Confederate Forces Commanded by Col. Douglas H. Cooper
Conclusion: Confederate Victory
The Battle of Round Mountain was also known as the Battle of Round Mountains.
Opothleyoholo the Union sympathizing Indian chief known as "old Gouge" was on an escape track toward the safety of the Kansas border when his route took his party by the prominent "Round Mounds" in Indian Territory. Close on his heels were the pursuing Confederate forces of Col. Douglas Cooper.
Col. Douglas H. Cooper, Confederate commander of the Indian Department, had not been able to reconcile differences with Chief Opothleyahola, who commanded a band of Unionist Creeks and Seminoles.
On November 15, Cooper set out with about 1,400 men to either compel submission . . . or "drive him and his party from the country." His force rode up the Deep Fork of the Canadian River towards Opothleyahola's camp which they found deserted.
On November 19, Cooper learned from captured prisoners that part of Opothleyahola's band was at the Red Fork of the Arkansas River, where they were erecting a fort. Cooper's men arrived there around 4:00 P.M., and ordered a cavalry charge which discovered that Opothleyahola's band had recently abandoned the camp. The Confederates did find some stragglers beyond the camp and followed them, with the 4th Texas blundered into Opothleyahola’s warriors at the surrounding treeline at the foot of the Round Mountains. They then blundered into Opothleyahola's camp.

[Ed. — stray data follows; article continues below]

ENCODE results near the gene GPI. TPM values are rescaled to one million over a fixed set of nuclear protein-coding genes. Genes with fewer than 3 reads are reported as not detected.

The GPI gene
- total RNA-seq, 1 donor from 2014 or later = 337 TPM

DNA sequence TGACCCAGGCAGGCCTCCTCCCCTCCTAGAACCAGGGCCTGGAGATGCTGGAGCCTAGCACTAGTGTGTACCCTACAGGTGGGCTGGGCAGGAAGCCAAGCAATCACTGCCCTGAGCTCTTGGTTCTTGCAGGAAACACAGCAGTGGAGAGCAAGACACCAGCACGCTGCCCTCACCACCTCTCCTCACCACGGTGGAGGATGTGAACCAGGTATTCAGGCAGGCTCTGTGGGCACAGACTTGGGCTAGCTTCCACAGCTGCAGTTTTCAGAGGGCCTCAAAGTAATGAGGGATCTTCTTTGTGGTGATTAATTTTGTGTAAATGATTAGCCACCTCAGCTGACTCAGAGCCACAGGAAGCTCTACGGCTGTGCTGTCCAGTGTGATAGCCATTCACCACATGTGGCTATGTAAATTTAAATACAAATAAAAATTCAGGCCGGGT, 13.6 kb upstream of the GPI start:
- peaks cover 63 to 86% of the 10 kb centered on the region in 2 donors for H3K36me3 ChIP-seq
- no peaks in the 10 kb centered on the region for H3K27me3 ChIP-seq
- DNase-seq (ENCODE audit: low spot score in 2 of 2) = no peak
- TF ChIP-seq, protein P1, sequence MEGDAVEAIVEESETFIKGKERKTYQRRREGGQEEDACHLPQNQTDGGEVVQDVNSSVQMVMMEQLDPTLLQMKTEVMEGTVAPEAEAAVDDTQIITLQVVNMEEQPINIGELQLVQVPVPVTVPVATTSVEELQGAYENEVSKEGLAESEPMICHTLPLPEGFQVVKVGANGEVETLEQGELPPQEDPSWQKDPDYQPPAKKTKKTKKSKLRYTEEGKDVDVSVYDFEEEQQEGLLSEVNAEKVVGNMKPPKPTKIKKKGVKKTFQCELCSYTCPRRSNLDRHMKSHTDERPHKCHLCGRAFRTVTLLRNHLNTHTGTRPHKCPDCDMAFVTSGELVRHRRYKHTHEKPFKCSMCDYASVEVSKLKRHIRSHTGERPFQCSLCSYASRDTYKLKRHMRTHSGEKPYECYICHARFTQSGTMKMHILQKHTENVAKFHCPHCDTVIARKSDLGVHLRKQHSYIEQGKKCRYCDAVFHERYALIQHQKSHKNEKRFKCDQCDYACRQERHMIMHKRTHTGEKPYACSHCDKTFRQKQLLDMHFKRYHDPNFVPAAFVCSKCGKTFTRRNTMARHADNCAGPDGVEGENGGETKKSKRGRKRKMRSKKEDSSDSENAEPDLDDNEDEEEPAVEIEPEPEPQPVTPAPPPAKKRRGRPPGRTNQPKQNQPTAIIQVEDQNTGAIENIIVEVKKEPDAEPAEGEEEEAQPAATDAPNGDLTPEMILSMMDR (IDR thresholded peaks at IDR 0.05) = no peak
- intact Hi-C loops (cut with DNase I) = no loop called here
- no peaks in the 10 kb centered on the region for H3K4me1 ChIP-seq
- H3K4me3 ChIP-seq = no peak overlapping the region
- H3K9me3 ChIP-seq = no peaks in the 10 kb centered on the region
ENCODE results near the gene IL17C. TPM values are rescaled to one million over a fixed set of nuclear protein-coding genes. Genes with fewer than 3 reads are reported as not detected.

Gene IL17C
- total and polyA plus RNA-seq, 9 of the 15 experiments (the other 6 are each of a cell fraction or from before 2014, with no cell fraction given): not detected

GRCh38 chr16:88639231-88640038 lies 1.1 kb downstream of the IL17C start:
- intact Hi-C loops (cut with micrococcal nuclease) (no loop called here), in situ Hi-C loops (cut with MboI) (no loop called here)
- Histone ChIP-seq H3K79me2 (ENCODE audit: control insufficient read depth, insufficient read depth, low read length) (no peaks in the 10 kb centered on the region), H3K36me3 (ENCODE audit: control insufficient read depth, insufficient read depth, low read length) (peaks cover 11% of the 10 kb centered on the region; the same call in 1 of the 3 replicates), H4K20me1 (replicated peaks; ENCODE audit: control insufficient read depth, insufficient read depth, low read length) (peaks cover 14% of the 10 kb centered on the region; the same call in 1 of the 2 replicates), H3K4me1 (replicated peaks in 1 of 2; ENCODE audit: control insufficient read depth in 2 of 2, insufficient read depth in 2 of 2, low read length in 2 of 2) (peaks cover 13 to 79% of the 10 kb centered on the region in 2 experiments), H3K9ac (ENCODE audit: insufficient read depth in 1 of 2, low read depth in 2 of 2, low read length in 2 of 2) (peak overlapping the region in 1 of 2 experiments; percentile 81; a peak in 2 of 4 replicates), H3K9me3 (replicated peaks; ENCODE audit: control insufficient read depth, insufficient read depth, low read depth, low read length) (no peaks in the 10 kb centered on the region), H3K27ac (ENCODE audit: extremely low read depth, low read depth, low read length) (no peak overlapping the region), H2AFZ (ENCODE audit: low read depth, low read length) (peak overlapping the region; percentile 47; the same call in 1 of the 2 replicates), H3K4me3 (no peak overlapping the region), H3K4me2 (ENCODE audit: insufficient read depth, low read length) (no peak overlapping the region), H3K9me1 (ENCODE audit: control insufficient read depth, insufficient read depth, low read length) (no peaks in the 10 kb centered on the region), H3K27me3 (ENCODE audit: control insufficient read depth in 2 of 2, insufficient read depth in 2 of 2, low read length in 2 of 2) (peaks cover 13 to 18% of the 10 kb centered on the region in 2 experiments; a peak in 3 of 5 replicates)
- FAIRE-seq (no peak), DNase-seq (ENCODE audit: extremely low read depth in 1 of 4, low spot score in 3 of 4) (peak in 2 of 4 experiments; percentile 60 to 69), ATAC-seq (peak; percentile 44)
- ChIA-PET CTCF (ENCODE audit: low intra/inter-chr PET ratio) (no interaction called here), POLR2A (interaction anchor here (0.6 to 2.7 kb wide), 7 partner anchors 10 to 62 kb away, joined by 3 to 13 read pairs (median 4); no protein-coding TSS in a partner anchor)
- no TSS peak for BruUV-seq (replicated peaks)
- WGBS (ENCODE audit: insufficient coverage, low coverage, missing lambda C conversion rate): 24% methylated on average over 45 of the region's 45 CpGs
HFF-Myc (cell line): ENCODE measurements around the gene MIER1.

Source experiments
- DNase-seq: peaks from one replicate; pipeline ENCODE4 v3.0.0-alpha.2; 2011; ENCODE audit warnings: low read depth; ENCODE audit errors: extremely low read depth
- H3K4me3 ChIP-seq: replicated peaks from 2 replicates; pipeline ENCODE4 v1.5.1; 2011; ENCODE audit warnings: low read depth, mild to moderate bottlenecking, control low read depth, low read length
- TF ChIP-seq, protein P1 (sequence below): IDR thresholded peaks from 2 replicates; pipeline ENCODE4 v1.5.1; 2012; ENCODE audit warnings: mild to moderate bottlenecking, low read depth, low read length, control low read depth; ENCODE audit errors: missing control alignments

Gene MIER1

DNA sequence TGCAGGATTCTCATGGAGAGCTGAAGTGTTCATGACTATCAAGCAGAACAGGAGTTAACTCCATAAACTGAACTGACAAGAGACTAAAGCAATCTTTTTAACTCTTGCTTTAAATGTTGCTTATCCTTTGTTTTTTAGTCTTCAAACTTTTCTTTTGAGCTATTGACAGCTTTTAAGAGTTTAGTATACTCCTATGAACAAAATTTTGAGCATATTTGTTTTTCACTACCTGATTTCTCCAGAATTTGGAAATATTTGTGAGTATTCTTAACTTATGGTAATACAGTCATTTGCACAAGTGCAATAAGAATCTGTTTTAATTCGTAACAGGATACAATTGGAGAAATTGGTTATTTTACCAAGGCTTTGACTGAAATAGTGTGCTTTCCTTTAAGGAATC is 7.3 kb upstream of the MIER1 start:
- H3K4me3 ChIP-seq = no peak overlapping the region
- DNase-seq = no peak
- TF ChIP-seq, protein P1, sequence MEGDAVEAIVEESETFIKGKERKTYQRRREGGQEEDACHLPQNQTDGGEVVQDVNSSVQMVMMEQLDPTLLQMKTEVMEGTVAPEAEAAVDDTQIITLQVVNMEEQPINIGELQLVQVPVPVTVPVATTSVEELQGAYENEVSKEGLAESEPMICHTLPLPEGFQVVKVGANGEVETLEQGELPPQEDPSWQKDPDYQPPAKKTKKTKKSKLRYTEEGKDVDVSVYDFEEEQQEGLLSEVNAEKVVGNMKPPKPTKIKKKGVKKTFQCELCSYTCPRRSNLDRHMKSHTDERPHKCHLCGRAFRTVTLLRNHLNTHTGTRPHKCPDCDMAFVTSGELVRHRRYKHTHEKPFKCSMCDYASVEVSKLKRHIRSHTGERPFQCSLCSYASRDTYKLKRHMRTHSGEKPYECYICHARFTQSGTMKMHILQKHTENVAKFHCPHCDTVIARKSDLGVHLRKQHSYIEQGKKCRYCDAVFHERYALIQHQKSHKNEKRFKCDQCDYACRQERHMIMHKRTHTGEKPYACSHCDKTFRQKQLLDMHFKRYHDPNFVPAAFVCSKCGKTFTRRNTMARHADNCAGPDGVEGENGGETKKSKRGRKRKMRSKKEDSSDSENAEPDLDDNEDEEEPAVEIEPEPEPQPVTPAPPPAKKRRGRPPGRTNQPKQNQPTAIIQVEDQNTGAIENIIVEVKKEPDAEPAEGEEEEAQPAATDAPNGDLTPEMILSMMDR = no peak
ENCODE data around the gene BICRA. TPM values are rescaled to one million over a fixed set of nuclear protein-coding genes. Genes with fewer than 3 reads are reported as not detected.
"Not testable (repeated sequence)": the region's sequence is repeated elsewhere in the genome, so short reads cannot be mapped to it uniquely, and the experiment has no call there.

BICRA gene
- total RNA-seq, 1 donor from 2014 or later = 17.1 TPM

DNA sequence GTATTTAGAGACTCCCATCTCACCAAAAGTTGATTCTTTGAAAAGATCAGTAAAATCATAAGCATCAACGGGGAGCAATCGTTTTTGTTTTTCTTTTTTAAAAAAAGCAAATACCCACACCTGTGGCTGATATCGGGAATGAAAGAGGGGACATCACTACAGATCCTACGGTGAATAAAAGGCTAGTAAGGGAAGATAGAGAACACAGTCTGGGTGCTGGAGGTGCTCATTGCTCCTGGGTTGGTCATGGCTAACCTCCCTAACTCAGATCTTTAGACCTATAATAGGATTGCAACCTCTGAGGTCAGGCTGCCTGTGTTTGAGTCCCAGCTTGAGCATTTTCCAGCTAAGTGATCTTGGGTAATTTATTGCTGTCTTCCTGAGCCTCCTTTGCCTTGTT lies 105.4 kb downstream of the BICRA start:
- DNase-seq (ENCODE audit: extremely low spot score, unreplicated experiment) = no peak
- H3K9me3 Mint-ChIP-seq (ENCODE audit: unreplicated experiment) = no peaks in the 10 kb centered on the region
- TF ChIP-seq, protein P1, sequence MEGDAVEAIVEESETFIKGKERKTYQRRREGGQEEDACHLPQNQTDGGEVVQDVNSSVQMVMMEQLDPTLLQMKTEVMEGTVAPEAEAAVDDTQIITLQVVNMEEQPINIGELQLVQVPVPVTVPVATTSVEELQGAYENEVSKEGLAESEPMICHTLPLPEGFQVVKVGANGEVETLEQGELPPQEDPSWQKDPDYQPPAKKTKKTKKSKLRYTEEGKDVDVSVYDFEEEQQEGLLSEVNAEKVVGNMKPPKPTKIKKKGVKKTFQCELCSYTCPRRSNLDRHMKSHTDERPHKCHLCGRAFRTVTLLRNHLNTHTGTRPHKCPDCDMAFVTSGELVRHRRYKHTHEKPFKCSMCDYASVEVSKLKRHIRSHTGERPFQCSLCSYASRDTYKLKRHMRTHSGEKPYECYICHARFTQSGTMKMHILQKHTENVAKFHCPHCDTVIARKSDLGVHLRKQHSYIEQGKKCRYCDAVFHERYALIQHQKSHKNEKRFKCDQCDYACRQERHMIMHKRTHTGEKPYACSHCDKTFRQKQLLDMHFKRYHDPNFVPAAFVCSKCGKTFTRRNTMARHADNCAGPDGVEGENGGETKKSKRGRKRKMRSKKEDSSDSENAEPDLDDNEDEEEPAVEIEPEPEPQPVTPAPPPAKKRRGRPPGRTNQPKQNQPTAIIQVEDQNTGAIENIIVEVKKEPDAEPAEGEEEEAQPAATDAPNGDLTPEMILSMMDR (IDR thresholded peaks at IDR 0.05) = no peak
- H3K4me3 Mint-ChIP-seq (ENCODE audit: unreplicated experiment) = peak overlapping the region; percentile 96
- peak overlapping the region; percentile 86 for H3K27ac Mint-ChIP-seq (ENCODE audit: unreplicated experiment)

The Federals fired into the Confederate cavalry and, in large force, came out to attack them. They chased the Confederates back to Cooper's main force. Darkness prevented Cooper from attacking until the main Union force was within 60 yards. A short fight ensued but Opothleyahola's men broke it off and retreated back to their camp.The Union Indians promptly set the prairie grass on fire with burning bushes dragged behind their ponies.
On November 20, Cooper set out for Opothleyahola's camp but found it gone. The Confederates returned to the battle site and found among the debris of the fleeing Indians the bodies of their soldiers.
The Confederates claimed victory because Opothleyahola had left the area. This was the first of 3 encounters between Opothleyahola's Union bands and Confederate troops. The chief was forced to flee Oklahoma for Kansas at the end of the year.
The Confederate loss in the engagement was 1 captain and 5 men killed, 3 severely and 1 slightly wounded, and 1 missing. Opothleyahola lost about 110 killed and wounded.